Risk Management For Family Offices With Real Estate Portfolios
By Debbie Dorsch / Eileen Hartzell – Parallel Risk AdvIsors
Whether or not the real estate investments of a family office are run independently and separate from the other operations of a family office, the fundamentals of strong risk management are the same and are critical to ensuring wealth preservation / enhancement and protection of reputation – two goals common to family offices.
As with any ongoing business entity, understanding the goals and vision of the family office is imperative to defining an appropriate risk management strategy. Additionally, ensuring that all divisions of the family office are aligned is important as the execution of the goals and vision will likely be carried out by various members of the office. Therefore, creating the risk management plan at the top of the hierarchy is recommended.
RISK MANAGEMENT ASSESSMENT AND STRATEGY
An evaluation of overall risk should be done regularly to aid in the governance of the family office and alignment of decision making and execution. The family should rely on their risk management/insurance advisor to aid in this process, in conjunction with their other advisors. This will ensure a holistic understanding of the family office.
The purpose of the risk management assessment is to gain an understanding of exposures and then create a plan to either
Creating the plan with these 4 categories as a guide will allow for a logical and thorough discussion of risk tolerance and will automatically create alignment with the family goals and vision.
COMMON EXPOSURES IN COMMERCIAL REAL ESTATE PORTFOLIOS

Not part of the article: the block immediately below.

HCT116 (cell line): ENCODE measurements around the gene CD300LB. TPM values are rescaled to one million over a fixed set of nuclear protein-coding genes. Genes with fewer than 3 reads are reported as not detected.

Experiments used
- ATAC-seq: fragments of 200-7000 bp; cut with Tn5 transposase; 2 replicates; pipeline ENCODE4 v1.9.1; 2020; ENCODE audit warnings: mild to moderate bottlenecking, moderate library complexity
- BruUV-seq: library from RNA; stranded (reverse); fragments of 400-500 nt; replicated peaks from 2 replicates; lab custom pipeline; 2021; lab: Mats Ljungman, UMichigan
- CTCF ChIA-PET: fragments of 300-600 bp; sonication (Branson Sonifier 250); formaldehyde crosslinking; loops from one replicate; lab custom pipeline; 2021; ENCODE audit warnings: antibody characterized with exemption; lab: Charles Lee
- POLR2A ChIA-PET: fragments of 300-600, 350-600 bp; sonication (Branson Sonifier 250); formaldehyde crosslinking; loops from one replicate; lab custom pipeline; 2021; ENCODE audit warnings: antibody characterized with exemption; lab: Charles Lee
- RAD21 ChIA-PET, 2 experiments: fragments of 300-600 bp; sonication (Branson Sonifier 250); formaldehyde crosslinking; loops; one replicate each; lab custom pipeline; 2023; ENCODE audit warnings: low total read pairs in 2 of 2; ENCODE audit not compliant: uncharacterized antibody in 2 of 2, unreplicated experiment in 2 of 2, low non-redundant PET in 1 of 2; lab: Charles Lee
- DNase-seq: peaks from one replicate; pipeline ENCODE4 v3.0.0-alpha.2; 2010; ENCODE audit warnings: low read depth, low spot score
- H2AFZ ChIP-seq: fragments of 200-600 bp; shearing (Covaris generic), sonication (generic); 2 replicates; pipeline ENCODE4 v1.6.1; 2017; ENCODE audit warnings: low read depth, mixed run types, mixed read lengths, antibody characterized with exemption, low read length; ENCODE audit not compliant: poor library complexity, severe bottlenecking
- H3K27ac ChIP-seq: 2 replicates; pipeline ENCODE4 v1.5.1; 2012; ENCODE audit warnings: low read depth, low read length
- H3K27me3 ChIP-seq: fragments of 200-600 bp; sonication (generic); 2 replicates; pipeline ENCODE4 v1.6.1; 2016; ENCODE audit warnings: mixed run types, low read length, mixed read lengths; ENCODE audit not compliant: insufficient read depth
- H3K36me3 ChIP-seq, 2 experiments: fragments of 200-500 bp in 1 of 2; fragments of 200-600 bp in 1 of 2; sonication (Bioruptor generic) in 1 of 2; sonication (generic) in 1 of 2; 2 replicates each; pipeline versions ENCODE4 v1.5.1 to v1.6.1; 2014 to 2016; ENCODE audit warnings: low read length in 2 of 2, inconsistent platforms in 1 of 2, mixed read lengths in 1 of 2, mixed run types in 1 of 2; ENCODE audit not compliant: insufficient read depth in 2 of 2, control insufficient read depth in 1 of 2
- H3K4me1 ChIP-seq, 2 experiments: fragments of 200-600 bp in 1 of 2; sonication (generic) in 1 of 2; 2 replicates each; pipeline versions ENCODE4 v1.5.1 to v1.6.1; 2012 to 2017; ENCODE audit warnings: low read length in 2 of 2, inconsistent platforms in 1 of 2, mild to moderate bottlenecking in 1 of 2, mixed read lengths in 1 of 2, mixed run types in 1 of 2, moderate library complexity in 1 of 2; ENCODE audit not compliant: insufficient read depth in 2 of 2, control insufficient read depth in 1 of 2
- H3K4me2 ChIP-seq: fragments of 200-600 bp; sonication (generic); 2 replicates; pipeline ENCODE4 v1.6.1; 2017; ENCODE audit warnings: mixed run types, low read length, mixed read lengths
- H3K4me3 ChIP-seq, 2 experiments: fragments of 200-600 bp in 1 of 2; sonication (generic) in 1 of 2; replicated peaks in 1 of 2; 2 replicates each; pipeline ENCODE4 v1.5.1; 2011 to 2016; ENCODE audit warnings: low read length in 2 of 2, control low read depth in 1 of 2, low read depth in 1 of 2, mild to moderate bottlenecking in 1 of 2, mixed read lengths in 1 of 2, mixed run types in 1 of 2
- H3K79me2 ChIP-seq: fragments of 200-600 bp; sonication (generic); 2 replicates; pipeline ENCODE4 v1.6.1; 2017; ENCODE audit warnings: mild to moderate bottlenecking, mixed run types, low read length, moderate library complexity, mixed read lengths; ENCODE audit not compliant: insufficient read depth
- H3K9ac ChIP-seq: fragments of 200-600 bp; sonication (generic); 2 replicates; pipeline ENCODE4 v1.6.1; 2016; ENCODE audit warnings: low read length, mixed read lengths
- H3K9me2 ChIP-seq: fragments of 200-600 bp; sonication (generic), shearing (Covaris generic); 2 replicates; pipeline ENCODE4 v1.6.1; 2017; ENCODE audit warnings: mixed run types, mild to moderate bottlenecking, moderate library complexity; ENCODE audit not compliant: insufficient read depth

Part of the risk management assessment should include diving into the risks associated with the commercial real estate holdings. In our experience with both family office and non-family office clients alike, we find the real estate related exposures to be constant (e.g. property risks of loss due to fire, wind, water and in cases pollution and liability exposure due to slips and falls). Both types of clients desire good coverage, service and pricing. Where we do see a notable difference is in the drivers behind the choice to apply the four risk management strategies mentioned above; insure, transfer, mitigate, avoid. In non-family office portfolios, there is often an outside party requiring insurance (lenders, joint venture partners). For our family office clients, many times there is no outside requirement as the family is not relying on debt or equity to acquire the real estate assets. This puts the onus of protecting the asset on the family office and again ties back to the need to create a risk management plan for the real estate portfolio that aligns with the family office’s overall goals.
COMMON EXPOSURES AT THE FAMILY OFFICE LEVEL (EXECUTIVE LEVEL)
Corporate level insurances are largely misunderstood but claims arising in these areas have the potential for significant balance sheet impact . Again, if no outside parties require these insurances, the family office must create its own standards for managing these risks (e.g. discrimination suits, breach of data, allegations of wrongful acts, EPA mandates)
Protection of the balance sheet (wealth preservation) should be of top priority. As part of the risk assessment for corporate (executive) type risks, the family and its risk management advisor should review and analyze corporate structure/family office organization chart; contract obligations with third parties and among the family members, long term debt/equity decisions and overall risk appetite.
It is important that these types of insurances are reviewed, discussed and understood by the family office at the top level and that the decisions made at this level are pushed throughout the entire organization and operating businesses.
Fundamentally, strong risk management should be at the core of a family’s planning and strategy sessions. It should be tied into the overall family office plan and each operating business or division within the family office should have a risk management plan that is specific to it but aligned with the goals of the family. Implementing the strategy using the four techniques of insuring, transferring, mitigating and avoiding will create a logical, holistic approach that can be clearly understood and communicated throughout the family and its advsiors.